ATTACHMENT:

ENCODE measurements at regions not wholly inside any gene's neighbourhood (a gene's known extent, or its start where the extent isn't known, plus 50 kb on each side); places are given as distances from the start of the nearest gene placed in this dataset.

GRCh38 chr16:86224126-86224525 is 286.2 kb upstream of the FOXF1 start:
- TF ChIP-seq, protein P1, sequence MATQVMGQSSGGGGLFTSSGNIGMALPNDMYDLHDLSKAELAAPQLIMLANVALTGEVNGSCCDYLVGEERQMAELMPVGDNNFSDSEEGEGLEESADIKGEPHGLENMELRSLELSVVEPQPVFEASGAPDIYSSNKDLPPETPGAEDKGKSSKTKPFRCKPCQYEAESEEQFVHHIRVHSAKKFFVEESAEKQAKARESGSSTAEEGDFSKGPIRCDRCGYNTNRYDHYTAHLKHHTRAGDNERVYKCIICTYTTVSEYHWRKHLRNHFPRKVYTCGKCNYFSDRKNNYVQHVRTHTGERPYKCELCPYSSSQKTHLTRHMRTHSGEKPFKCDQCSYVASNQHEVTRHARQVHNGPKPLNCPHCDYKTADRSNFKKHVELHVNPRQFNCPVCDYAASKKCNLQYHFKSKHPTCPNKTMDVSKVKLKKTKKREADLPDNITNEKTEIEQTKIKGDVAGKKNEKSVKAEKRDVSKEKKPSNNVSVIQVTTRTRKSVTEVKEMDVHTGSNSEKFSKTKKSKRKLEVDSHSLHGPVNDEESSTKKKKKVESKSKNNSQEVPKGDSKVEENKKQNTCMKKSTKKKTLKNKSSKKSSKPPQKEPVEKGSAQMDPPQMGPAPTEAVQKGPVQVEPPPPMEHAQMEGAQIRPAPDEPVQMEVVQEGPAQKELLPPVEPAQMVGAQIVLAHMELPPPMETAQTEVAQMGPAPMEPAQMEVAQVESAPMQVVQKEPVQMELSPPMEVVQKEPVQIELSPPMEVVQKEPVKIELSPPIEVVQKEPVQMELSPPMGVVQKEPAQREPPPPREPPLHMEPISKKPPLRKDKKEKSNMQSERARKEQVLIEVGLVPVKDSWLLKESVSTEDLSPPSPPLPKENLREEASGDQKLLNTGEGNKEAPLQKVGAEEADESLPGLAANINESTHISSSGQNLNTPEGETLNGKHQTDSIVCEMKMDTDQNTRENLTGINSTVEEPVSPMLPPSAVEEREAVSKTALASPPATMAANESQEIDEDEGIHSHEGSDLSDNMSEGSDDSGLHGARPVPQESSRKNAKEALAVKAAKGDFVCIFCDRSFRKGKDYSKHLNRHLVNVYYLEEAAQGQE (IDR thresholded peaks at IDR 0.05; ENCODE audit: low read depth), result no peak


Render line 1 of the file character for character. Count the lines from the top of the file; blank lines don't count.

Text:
ENCODE measurements at regions not wholly inside any gene's neighbourhood (a gene's known extent, or its start where the extent isn't known, plus 50 kb on each side); places are given as distances from the start of the nearest gene placed in this dataset.